Saturday, May 30, 2009

Rimsky-Korsakov's Scheherazade

from wikipedia: Scheherazade (Sheherazade; Шехерезада in Cyrillic, Šekherezada in transliteration), Op. 35, is a symphonic suite composed by Nikolai Rimsky-Korsakov in 1888. Based on The Book of One Thousand and One Nights, this orchestral work combines two features common to Russian music and of Rimsky-Korsakov, in particular: dazzling, colorful orchestration and an interest in the East, which figured greatly in the history of Imperial Russia, as well as orientalism in general. It is considered Rimsky-Korsakov's most popular work.

Initially, Rimsky-Korsakov intended to name the respective movements in Scheherazade: Prelude, Ballade, Adagio and Finale. However, after weighing the opinions of Anatoly Lyadov and others, he settled upon thematic headings, based upon the tales from The Arabian Nights.
I. The Sea and Sinbad's Ship (Largo e maestoso — Allegro non troppo)
II. The Kalendar Prince (Lento — Andantino — Allegro molto — Con moto)
III. The Young Prince and The Young Princess (Andantino quasi allegretto — Pochissimo più mosso — Come prima — Pochissimo più animato)
IV. Festival At Baghdad. The Sea. The Ship Breaks against a Cliff Surmounted by a Bronze Horseman. (Allegro molto — Vivo — Allegro non troppo maestoso)

The composer deliberately made the titles vague, so that they are not associated with specific tales or voyages of Sinbad. However, in the epigraph to the finale, he does make reference to the adventure of Prince Ajib.[5] In a later edition, he did away with titles altogether, desiring instead that the listener should hear his work only as an Oriental-themed symphonic music, that evokes a sense of the fairy-tale adventure.[3]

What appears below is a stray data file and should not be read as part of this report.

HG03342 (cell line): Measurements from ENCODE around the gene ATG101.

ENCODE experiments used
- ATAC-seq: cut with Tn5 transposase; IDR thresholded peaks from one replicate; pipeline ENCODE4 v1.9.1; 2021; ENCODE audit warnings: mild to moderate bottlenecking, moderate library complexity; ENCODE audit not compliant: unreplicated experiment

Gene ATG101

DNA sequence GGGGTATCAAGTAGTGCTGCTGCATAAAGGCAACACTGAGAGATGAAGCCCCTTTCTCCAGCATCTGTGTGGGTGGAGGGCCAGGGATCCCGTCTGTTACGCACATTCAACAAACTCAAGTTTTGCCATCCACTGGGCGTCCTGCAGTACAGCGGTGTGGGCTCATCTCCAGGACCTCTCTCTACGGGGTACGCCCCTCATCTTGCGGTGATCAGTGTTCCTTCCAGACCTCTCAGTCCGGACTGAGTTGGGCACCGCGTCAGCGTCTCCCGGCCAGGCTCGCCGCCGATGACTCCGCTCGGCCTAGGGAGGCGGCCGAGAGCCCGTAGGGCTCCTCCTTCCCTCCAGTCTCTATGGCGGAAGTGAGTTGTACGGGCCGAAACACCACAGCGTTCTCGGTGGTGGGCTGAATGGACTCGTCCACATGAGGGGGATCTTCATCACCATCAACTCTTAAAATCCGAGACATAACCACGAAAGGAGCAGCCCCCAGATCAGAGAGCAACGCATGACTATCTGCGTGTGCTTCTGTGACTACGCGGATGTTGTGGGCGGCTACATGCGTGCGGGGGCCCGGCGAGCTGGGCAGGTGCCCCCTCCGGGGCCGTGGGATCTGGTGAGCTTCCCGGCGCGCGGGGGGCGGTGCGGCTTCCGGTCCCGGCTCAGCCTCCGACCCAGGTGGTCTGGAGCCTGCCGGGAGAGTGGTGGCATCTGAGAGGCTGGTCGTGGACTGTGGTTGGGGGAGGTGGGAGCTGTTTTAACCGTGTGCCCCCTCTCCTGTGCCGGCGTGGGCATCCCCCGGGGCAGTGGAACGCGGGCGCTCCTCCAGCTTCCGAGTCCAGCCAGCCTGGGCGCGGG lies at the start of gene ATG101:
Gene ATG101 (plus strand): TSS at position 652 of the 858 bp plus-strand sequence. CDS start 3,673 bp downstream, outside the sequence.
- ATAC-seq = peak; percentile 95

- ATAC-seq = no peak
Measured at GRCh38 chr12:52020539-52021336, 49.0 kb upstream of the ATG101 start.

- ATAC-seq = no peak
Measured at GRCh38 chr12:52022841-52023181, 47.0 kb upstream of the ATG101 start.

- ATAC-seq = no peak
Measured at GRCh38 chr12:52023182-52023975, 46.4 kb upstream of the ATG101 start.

Rimsky wrote a brief introduction that he intended for use with the score, as well as the program for the premier:

The Sultan Schariar, convinced that all women are false and faithless, vowed to put to death each of his wives after the first nuptial night. But the Sultana Scheherazade saved her life by entertaining her lord with fascinating tales, told seriatim, for a thousand and one nights. The Sultan, consumed with curiosity, postponed from day to day the execution of his wife, and finally repudiated his bloody vow entirely.[6]

The grim bass motif that opens the first movement is supposed to represent the domineering Sultan[3] (see theme illustrated below). This theme emphasizes four notes of a descending whole tone scale: E-D-C-A#.[7] But soon, after a few chords in the woodwinds reminiscent of the opening of Mendelssohn's Midsummer Night's Dream overture,[5] we hear the leitmotif that represents the character of the storyteller herself, Scheherazade, his wife, who eventually succeeds at appeasing him with her stories. This is a haunting, sensuously winding melody for violin solo, accompanied by harp.[6] Both of these two themes are shown below.

the youtube series below is:
Moscow Symphony - Arthur Arnold, conductor - Elena Semenova - violin - Live from The Hague.

No date listed.

Not sure why youtube has a 10 min limit but it makes for an interrupted listen (ala Sheherazade?)

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